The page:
She was the quintessential recruit for the women’s swimming team at Harvard University: a nimble breaststroker with a fierce work ethic and sharp intellect. But when Schuyler Bailar jumps into the school’s Olympic-size pool this fall, he instead will be a member of the men’s team, the first openly transgender collegiate swimmer in U.S. history.
Emerging from a tortuous year of self-reckoning and a lifelong quest to feel comfortable in his own skin, Bailar, 19, will be navigating far more than the usual freshman challenges; he also will be a pioneer and role model as society openly grapples with shifting mores about traditional male/female gender lines.
Bailar, a 5-foot-8, 170-pound athlete, struggled for years through depression, self-harm, suicidal thoughts, eating disorders and a broken back. As a girl, Bailar competed at a high level — setting a national relay record on a girls’ team with future Olympic champion Katie Ledecky — but she was confused and pained.
“I was a very lost kid who didn’t understand why I spent my entire childhood being a boy but not really, one who focused intently on studies and swimming to distract from anything that came up in my mind,” said Bailar, who grew up in Virginia and attended the private Georgetown Day School in the District. “I was caught between two worlds.”
He isn’t anymore. Though he bears scars across his chest from surgery to remove his breasts and mammary glands — and he faces some fears about living as a man — he feels better now than he ever has. And the world, so far, has been far more accepting than he imagined.
His parents, Terry Hong and Gregor Bailar, told him that they loved him no matter what. When he told his Korean grandmother that he was transgender, she said: “Well, I knew that. Now I have two grandsons from your mother.”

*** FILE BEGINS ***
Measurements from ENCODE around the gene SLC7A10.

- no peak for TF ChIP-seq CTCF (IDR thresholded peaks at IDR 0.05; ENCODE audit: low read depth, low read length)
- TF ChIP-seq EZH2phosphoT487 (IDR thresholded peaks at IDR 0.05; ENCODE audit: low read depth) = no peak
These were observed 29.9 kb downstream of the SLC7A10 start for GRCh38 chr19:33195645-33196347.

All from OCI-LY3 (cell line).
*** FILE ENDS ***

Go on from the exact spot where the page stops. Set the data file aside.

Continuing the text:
Then there was Stephanie Morawski, the Harvard women’s swimming team head coach, who first met and recruited Bailar as a young woman but came to realize that the authentic Bailar is a man. Earlier this year, Morawski recommended that Bailar try swimming with the men even though it meant losing a top prospect from the women’s team. Both teams won Ivy League titles in 2014.
“One of the things we all noticed — coaches, captains, team members — is that when Schuyler was passing male, he was very happy,” Morawski said. “Why should gender play a role? Schuyler is a great person. Schuyler wanted to swim and was already accepted to Harvard. . . . Why wouldn’t you want to help?”
Switching squads meant that Bailar would go from being one of the school’s strongest female swimmers to possibly the back of the pack on the men’s team. “It meant giving up the goals I had set for myself as a swimmer,” Bailar said. “But I had to let go of those goals. This isn’t a choice.”
When Morawski asked Kevin Tyrrell, the men’s head coach, whether his team would accept Bailar, the answer came quickly. “We don’t see this as much of a big deal,” Tyrrell said. “Another kid to coach.”